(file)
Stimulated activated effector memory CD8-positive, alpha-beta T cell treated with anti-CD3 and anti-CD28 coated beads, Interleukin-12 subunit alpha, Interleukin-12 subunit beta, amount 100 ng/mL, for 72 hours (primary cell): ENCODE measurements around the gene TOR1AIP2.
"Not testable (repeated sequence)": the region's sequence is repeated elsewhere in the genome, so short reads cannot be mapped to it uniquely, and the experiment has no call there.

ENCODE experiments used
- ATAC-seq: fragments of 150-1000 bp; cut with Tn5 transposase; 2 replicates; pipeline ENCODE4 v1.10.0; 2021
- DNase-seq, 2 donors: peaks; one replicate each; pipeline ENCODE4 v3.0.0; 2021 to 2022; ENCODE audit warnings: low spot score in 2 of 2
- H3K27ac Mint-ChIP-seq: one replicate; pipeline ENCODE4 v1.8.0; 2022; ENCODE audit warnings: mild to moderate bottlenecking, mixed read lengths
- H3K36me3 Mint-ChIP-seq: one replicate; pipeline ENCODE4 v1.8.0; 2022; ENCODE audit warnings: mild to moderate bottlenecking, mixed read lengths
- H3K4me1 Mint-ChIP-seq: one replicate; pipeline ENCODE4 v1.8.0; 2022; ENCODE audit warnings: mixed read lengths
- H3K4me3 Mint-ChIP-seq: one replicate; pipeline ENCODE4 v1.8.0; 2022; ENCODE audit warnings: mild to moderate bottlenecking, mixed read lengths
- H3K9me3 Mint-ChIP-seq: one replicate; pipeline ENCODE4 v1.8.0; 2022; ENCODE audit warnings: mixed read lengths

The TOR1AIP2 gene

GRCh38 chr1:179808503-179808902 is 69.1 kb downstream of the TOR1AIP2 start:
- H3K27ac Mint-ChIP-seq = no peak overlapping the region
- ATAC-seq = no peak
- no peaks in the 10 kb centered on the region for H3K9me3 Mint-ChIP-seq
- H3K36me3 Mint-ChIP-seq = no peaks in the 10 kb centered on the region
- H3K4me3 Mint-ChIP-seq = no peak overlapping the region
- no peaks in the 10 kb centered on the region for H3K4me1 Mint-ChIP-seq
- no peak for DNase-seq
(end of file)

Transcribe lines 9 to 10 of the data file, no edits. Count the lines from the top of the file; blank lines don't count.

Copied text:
- H3K4me3 Mint-ChIP-seq: one replicate; pipeline ENCODE4 v1.8.0; 2022; ENCODE audit warnings: mild to moderate bottlenecking, mixed read lengths
- H3K9me3 Mint-ChIP-seq: one replicate; pipeline ENCODE4 v1.8.0; 2022; ENCODE audit warnings: mixed read lengths